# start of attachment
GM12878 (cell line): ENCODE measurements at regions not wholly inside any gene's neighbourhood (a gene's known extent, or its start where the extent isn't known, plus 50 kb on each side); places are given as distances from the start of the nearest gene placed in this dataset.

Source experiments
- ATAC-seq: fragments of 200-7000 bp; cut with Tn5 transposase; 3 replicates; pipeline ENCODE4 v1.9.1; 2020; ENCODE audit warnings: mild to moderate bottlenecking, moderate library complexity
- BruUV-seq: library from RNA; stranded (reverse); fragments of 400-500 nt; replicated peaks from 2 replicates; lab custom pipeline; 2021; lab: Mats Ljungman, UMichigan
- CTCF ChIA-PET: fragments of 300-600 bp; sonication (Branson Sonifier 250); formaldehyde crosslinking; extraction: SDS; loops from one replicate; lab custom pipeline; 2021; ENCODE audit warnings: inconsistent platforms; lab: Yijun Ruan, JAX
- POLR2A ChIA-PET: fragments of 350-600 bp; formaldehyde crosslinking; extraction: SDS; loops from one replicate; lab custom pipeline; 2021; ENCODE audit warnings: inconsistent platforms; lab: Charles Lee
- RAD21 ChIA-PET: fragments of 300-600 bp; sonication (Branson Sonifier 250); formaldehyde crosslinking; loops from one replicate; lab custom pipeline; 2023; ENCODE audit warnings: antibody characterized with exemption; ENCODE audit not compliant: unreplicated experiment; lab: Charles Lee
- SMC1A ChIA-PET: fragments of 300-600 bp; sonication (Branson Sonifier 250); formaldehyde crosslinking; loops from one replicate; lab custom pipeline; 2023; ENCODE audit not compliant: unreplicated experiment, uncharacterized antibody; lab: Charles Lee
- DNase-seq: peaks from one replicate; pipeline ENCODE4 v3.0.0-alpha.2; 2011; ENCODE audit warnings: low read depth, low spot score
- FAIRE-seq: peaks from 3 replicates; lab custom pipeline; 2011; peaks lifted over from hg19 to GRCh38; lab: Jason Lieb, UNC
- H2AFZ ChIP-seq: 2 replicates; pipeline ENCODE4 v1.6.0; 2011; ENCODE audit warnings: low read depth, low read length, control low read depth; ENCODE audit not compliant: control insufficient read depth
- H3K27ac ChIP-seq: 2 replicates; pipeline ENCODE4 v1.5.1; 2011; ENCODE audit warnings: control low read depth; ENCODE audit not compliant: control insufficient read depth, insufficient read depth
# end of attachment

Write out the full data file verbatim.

GM12878 (cell line): ENCODE measurements at regions not wholly inside any gene's neighbourhood (a gene's known extent, or its start where the extent isn't known, plus 50 kb on each side); places are given as distances from the start of the nearest gene placed in this dataset.

Source experiments
- ATAC-seq: fragments of 200-7000 bp; cut with Tn5 transposase; 3 replicates; pipeline ENCODE4 v1.9.1; 2020; ENCODE audit warnings: mild to moderate bottlenecking, moderate library complexity
- BruUV-seq: library from RNA; stranded (reverse); fragments of 400-500 nt; replicated peaks from 2 replicates; lab custom pipeline; 2021; lab: Mats Ljungman, UMichigan
- CTCF ChIA-PET: fragments of 300-600 bp; sonication (Branson Sonifier 250); formaldehyde crosslinking; extraction: SDS; loops from one replicate; lab custom pipeline; 2021; ENCODE audit warnings: inconsistent platforms; lab: Yijun Ruan, JAX
- POLR2A ChIA-PET: fragments of 350-600 bp; formaldehyde crosslinking; extraction: SDS; loops from one replicate; lab custom pipeline; 2021; ENCODE audit warnings: inconsistent platforms; lab: Charles Lee
- RAD21 ChIA-PET: fragments of 300-600 bp; sonication (Branson Sonifier 250); formaldehyde crosslinking; loops from one replicate; lab custom pipeline; 2023; ENCODE audit warnings: antibody characterized with exemption; ENCODE audit not compliant: unreplicated experiment; lab: Charles Lee
- SMC1A ChIA-PET: fragments of 300-600 bp; sonication (Branson Sonifier 250); formaldehyde crosslinking; loops from one replicate; lab custom pipeline; 2023; ENCODE audit not compliant: unreplicated experiment, uncharacterized antibody; lab: Charles Lee
- DNase-seq: peaks from one replicate; pipeline ENCODE4 v3.0.0-alpha.2; 2011; ENCODE audit warnings: low read depth, low spot score
- FAIRE-seq: peaks from 3 replicates; lab custom pipeline; 2011; peaks lifted over from hg19 to GRCh38; lab: Jason Lieb, UNC
- H2AFZ ChIP-seq: 2 replicates; pipeline ENCODE4 v1.6.0; 2011; ENCODE audit warnings: low read depth, low read length, control low read depth; ENCODE audit not compliant: control insufficient read depth
- H3K27ac ChIP-seq: 2 replicates; pipeline ENCODE4 v1.5.1; 2011; ENCODE audit warnings: control low read depth; ENCODE audit not compliant: control insufficient read depth, insufficient read depth